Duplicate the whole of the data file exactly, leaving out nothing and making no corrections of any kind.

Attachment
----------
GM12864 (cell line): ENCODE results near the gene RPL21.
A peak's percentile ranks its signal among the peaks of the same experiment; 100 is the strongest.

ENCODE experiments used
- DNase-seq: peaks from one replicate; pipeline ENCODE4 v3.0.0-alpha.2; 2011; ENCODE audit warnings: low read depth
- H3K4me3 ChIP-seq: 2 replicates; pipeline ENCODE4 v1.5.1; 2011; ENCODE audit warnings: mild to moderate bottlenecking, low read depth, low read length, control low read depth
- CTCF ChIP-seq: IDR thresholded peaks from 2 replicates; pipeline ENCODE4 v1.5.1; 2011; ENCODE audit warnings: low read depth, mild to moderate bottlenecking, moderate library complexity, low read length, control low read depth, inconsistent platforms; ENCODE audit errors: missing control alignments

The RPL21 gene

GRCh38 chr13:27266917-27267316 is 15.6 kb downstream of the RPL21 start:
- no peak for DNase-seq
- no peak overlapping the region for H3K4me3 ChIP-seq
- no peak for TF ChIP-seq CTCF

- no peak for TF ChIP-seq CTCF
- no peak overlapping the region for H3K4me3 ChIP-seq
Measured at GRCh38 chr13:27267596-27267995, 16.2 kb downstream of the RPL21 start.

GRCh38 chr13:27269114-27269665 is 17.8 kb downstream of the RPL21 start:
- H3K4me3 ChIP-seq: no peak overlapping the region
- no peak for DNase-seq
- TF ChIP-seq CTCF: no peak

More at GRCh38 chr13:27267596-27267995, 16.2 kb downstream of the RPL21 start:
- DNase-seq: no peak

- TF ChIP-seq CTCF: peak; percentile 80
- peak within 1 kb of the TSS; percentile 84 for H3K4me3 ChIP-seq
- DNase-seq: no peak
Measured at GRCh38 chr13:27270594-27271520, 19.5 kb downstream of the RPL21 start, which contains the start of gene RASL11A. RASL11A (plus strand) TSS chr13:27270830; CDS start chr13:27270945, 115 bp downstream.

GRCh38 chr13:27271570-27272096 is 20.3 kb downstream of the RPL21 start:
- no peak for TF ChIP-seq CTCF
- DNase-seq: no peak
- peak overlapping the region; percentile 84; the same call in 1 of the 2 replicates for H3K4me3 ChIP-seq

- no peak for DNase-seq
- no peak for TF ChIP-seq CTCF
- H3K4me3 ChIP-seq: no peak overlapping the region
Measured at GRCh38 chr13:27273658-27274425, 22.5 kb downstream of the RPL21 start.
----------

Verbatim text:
GM12864 (cell line): ENCODE results near the gene RPL21.
A peak's percentile ranks its signal among the peaks of the same experiment; 100 is the strongest.

ENCODE experiments used
- DNase-seq: peaks from one replicate; pipeline ENCODE4 v3.0.0-alpha.2; 2011; ENCODE audit warnings: low read depth
- H3K4me3 ChIP-seq: 2 replicates; pipeline ENCODE4 v1.5.1; 2011; ENCODE audit warnings: mild to moderate bottlenecking, low read depth, low read length, control low read depth
- CTCF ChIP-seq: IDR thresholded peaks from 2 replicates; pipeline ENCODE4 v1.5.1; 2011; ENCODE audit warnings: low read depth, mild to moderate bottlenecking, moderate library complexity, low read length, control low read depth, inconsistent platforms; ENCODE audit errors: missing control alignments

The RPL21 gene

GRCh38 chr13:27266917-27267316 is 15.6 kb downstream of the RPL21 start:
- no peak for DNase-seq
- no peak overlapping the region for H3K4me3 ChIP-seq
- no peak for TF ChIP-seq CTCF

- no peak for TF ChIP-seq CTCF
- no peak overlapping the region for H3K4me3 ChIP-seq
Measured at GRCh38 chr13:27267596-27267995, 16.2 kb downstream of the RPL21 start.

GRCh38 chr13:27269114-27269665 is 17.8 kb downstream of the RPL21 start:
- H3K4me3 ChIP-seq: no peak overlapping the region
- no peak for DNase-seq
- TF ChIP-seq CTCF: no peak

More at GRCh38 chr13:27267596-27267995, 16.2 kb downstream of the RPL21 start:
- DNase-seq: no peak

- TF ChIP-seq CTCF: peak; percentile 80
- peak within 1 kb of the TSS; percentile 84 for H3K4me3 ChIP-seq
- DNase-seq: no peak
Measured at GRCh38 chr13:27270594-27271520, 19.5 kb downstream of the RPL21 start, which contains the start of gene RASL11A. RASL11A (plus strand) TSS chr13:27270830; CDS start chr13:27270945, 115 bp downstream.

GRCh38 chr13:27271570-27272096 is 20.3 kb downstream of the RPL21 start:
- no peak for TF ChIP-seq CTCF
- DNase-seq: no peak
- peak overlapping the region; percentile 84; the same call in 1 of the 2 replicates for H3K4me3 ChIP-seq

- no peak for DNase-seq
- no peak for TF ChIP-seq CTCF
- H3K4me3 ChIP-seq: no peak overlapping the region
Measured at GRCh38 chr13:27273658-27274425, 22.5 kb downstream of the RPL21 start.